Cancer Causes & Control

, Volume 24, Issue 2, pp 209–215 | Cite as

Epidemiology of Helicobacter pylori infection in six Latin American countries (SWOG Trial S0701)

  • Carolina Porras
  • Jesse Nodora
  • Rachael Sexton
  • Catterina Ferreccio
  • Silvia Jimenez
  • Ricardo L. Dominguez
  • Paz Cook
  • Garnet Anderson
  • Douglas R. Morgan
  • Laurence H. Baker
  • E. Robert Greenberg
  • Rolando Herrero
Original paper



To investigate the potential determinants of Helicobacter pylori infection between adults 21–65 years old.


Data are from the initial screening visit of a randomized clinical trial of three antibiotic regimens to eradicate H. pylori, conducted in seven sites (Santiago–Chile, Túquerres–Colombia, Guanacaste–Costa Rica, Copán–Honduras, Obregón and Tapachula–México, León–Nicaragua). Thousand eight hundred and fifty-nine adults from the general population were screened for H. pylori infection using an urea breath test (UBT) and were interviewed to assess socioeconomic-, demographic-, and symptom-related characteristics. Logistic regression was used to assess the relationship between these characteristics and H. pylori positivity at enrollment.


Among the 1,852 eligible participants for whom a conclusive UBT result was obtained, H. pylori prevalence was 79.4 %, ranging from 70.1 to 84.7 % among the seven centers. Prevalence did not differ by sex (female: 78.4, male: 80.9; p = 0.20) or age (p = 0.08). H. pylori positivity increased with increasing number of siblings (p trend <0.0001). Participants with education beyond 12 years were less likely to be UBT-positive (OR 0.4: 0.3–0.6, compared to participants with 0–6 years of schooling) as were those employed outside the home (OR 0.7: 0.6–1.0). Odds of H. pylori infection increased with the presence of certain living conditions during childhood including having lived in a household with an earth floor (OR 1.8: 1.4–2.4), lack of indoor plumbing (OR 1.3: 1.0–1.8) and crowding (OR 1.4: 1.0–1.8, for having more than two persons per bedroom). Regarding current household conditions, living with more than 3 children in the household (OR 1.7: 1.2–2.5) and crowding (OR 1.8: 1.3–2.3) were associated with H. pylori infection.


The prevalence of H. pylori in adults was high and differed significantly among the six Latin American countries studied (p < 0.001). Our findings confirm the strong link between poor socioeconomic conditions and H. pylori infection.


Helicobacter pylori Infection Prevalence Risk factors Determinants Epidemiology 



The Bill & Melinda Gates Foundation provided financial support for the trial, and the National Institutes of Health (Grant number CA037429) supported the SWOG administrative and statistical infrastructure. The authors express special gratitude to the men and women of the six Latin American countries who took part of the screening visit of the clinical trial and recognize the many contributions of the investigative team members: SWOG Statistical Center, Seattle, WA, USA—Vanessa Bolejack, Susie Carlin, Dacia Christin, Evonne Lackey, and Rachael Sexton; Division of Gastroenterology, University of North Carolina, Chapel Hill, CA, USA— Paris Heidt; Universidad del Valle, Cali, Colombia—Luz Stella García, Yolanda Mora; Hospital Regional de Occidente, Santa Rosa de Copán, Honduras—Jean Paul Higuero, Glenda Jeanette Euceda Wood, Lesby Maritza Castellanos; Pontificia Universidad Católica de Chile, Santiago, Chile—María Paz Cook, Paul Harris, Antonio Rollán; Fundación INCIENSA, San José, Costa Rica—Silvia Jiménez, Paula González, Ana Cecilia Rodríguez, Lidiana Morera, Blanca Cruz Reyes; Instituto Nacional de Salud Pública, Cuernavaca, Mexico—Rogelio Danis, Erika Marlen Hurtado Salgado, María del Pilar Hernández Neváres; Instituto Tecnológico de Sonora, Ciudad Obregón, Mexico—Myriam Bringas, Araceli Molina, Claudia Osorio, María de Jesús López Valenzuela; Centro de Investigación en Demografía y Salud, León, Nicaragua— Yesenia Zapata; and also Charles A Coltman, David S Alberts, and Jesse Nodora for their help during the course of the study.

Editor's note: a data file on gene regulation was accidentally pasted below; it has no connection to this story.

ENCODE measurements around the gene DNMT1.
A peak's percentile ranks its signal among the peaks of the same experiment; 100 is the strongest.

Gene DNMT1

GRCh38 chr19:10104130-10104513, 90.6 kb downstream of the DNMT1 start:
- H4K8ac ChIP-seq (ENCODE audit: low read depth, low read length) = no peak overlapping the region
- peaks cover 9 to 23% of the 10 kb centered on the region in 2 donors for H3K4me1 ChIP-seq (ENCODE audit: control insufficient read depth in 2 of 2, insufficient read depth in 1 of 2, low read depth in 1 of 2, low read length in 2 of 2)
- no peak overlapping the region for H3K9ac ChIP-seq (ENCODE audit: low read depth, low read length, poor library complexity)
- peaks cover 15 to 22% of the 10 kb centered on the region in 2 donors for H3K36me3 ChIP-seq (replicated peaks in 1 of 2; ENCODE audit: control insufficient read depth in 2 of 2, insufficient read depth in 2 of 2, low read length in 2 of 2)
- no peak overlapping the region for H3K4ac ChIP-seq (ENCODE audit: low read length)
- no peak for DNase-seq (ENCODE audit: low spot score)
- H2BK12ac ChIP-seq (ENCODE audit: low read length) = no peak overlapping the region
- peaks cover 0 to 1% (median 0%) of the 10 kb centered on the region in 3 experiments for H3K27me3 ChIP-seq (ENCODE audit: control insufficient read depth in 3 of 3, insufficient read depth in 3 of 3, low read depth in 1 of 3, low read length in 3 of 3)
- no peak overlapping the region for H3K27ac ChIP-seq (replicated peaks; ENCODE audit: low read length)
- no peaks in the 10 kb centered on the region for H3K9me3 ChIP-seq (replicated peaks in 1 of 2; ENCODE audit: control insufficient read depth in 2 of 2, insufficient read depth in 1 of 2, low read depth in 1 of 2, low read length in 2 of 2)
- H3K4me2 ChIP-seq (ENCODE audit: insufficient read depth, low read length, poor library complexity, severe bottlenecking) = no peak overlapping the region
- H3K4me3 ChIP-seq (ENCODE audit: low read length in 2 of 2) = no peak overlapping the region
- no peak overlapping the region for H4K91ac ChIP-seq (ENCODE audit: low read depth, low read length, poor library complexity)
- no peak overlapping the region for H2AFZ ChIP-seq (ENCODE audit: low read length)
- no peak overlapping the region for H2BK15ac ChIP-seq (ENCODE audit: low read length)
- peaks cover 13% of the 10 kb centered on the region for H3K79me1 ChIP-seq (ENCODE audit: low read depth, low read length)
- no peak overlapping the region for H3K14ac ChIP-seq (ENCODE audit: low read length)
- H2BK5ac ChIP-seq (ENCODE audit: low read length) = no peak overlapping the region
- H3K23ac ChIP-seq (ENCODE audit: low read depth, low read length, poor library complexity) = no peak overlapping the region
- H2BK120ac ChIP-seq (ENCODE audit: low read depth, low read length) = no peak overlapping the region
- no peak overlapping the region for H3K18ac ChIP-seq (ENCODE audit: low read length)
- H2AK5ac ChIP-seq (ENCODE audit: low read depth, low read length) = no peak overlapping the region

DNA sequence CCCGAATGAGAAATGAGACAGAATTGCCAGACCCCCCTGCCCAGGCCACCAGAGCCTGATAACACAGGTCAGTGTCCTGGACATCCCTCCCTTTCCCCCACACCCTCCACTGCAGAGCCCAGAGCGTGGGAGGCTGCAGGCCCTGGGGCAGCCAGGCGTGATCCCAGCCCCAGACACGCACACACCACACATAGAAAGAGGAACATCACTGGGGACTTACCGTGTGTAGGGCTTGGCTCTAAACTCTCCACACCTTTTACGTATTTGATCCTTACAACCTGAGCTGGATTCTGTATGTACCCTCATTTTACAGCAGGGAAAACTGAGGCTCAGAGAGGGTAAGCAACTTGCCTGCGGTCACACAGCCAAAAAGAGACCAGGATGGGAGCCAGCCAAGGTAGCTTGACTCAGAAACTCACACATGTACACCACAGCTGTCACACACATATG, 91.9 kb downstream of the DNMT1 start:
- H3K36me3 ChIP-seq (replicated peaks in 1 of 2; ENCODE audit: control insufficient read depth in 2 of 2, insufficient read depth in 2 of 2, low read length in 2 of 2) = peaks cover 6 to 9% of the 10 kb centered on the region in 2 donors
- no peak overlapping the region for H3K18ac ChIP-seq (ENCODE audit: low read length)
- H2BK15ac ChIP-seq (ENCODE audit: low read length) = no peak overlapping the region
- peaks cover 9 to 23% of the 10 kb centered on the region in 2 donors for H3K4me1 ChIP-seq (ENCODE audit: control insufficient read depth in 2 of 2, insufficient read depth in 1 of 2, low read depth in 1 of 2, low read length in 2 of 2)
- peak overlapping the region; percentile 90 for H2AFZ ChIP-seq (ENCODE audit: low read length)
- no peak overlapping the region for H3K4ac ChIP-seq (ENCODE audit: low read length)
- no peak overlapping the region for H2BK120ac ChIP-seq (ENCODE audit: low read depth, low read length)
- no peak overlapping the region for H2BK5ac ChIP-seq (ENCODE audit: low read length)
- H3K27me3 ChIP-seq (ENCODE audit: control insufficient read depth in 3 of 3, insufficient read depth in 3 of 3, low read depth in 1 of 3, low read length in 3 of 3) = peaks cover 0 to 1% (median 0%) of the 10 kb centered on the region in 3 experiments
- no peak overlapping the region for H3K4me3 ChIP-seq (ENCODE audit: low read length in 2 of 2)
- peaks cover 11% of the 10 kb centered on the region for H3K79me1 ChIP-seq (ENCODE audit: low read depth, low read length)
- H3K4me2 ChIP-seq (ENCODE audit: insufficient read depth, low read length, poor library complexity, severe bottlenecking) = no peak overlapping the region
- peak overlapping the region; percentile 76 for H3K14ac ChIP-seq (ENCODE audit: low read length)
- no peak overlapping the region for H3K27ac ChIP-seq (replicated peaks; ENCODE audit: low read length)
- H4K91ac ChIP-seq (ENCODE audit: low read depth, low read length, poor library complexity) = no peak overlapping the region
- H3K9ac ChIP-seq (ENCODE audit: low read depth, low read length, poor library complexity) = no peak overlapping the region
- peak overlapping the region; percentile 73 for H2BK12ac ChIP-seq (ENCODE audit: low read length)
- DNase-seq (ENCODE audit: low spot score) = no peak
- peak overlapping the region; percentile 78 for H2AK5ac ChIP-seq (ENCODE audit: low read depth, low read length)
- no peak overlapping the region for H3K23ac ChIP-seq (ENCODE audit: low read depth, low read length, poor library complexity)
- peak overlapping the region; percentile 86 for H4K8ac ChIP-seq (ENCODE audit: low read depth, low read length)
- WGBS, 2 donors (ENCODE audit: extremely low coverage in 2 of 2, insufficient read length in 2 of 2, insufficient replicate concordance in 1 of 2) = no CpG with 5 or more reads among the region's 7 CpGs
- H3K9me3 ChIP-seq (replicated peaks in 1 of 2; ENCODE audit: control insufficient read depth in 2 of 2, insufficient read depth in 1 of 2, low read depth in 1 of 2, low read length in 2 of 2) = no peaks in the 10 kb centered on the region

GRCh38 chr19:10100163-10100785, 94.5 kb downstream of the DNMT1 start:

Conflict of interest

The authors declare that they have no conflict of interest.


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Copyright information

© Springer Science+Business Media Dordrecht 2012

Authors and Affiliations

  • Carolina Porras
    • 1
  • Jesse Nodora
    • 2
  • Rachael Sexton
    • 3
  • Catterina Ferreccio
    • 4
  • Silvia Jimenez
    • 1
  • Ricardo L. Dominguez
    • 5
  • Paz Cook
    • 4
  • Garnet Anderson
    • 3
    • 6
  • Douglas R. Morgan
    • 7
  • Laurence H. Baker
    • 8
  • E. Robert Greenberg
    • 3
    • 6
  • Rolando Herrero
    • 1
    • 9
  1. 1.Proyecto Epidemiológico GuanacasteFundación INCIENSASan JoseCosta Rica
  2. 2.University of California San DiegoSan DiegoUSA
  3. 3.SWOG Statistical Center, Cancer Research and BiostatisticsSeattleUSA
  4. 4.Departamento de Salud Pública, Escuela de MedicinaPontificia Universidad Católica de ChileSantiagoChile
  5. 5.Hospital Regional de OccidenteSanta Rosa de CopánHonduras
  6. 6.Division of Public Health SciencesFred Hutchinson Cancer Research CenterSeattleUSA
  7. 7.Division of GastroenterologyUniversity of Michigan Medical SchoolAnn ArborUSA
  8. 8.Division of Hematology/OncologyUniversity of MichiganAnn ArborUSA
  9. 9.Prevention and Implementation Group, International Agency for Research on CancerWorld Health OrganizationLyonFrance

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